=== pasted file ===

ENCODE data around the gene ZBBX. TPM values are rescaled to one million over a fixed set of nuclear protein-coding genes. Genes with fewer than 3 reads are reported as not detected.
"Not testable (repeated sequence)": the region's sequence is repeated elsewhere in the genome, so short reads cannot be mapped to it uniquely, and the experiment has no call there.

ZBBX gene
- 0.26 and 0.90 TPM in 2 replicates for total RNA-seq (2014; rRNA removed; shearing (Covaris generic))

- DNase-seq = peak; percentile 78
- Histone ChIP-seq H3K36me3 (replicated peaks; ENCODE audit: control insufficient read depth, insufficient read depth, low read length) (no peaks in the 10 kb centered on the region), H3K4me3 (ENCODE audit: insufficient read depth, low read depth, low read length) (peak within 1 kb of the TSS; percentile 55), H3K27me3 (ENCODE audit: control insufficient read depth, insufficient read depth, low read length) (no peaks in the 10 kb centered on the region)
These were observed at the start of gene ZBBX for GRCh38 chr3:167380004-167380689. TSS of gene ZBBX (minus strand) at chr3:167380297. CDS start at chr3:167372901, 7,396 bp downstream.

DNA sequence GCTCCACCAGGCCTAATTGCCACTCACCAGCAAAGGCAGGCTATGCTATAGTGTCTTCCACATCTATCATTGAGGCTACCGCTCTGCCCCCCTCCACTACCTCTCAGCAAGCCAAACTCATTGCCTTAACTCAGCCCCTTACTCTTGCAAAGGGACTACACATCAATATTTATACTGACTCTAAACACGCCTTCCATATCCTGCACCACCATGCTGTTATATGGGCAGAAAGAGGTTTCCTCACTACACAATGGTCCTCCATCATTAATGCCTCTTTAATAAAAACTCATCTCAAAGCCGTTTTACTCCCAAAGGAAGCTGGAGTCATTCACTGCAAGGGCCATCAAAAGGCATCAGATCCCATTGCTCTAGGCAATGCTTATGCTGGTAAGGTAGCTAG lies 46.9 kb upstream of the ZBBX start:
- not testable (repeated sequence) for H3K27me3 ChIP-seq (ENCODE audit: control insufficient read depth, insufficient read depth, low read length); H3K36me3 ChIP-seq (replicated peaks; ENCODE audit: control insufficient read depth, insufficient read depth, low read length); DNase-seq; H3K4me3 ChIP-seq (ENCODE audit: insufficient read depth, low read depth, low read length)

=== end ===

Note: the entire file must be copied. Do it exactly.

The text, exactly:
ENCODE data around the gene ZBBX. TPM values are rescaled to one million over a fixed set of nuclear protein-coding genes. Genes with fewer than 3 reads are reported as not detected.
"Not testable (repeated sequence)": the region's sequence is repeated elsewhere in the genome, so short reads cannot be mapped to it uniquely, and the experiment has no call there.

ZBBX gene
- 0.26 and 0.90 TPM in 2 replicates for total RNA-seq (2014; rRNA removed; shearing (Covaris generic))

- DNase-seq = peak; percentile 78
- Histone ChIP-seq H3K36me3 (replicated peaks; ENCODE audit: control insufficient read depth, insufficient read depth, low read length) (no peaks in the 10 kb centered on the region), H3K4me3 (ENCODE audit: insufficient read depth, low read depth, low read length) (peak within 1 kb of the TSS; percentile 55), H3K27me3 (ENCODE audit: control insufficient read depth, insufficient read depth, low read length) (no peaks in the 10 kb centered on the region)
These were observed at the start of gene ZBBX for GRCh38 chr3:167380004-167380689. TSS of gene ZBBX (minus strand) at chr3:167380297. CDS start at chr3:167372901, 7,396 bp downstream.

DNA sequence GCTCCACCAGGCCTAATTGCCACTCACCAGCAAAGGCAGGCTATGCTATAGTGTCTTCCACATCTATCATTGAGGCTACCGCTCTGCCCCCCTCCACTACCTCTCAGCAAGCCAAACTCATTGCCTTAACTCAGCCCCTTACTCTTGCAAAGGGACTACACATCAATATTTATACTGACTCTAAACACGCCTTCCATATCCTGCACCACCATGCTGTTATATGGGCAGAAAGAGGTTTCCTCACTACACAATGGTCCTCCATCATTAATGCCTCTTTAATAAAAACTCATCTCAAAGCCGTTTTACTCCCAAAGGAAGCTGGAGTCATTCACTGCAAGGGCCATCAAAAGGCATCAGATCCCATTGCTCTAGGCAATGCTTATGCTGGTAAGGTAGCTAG lies 46.9 kb upstream of the ZBBX start:
- not testable (repeated sequence) for H3K27me3 ChIP-seq (ENCODE audit: control insufficient read depth, insufficient read depth, low read length); H3K36me3 ChIP-seq (replicated peaks; ENCODE audit: control insufficient read depth, insufficient read depth, low read length); DNase-seq; H3K4me3 ChIP-seq (ENCODE audit: insufficient read depth, low read depth, low read length)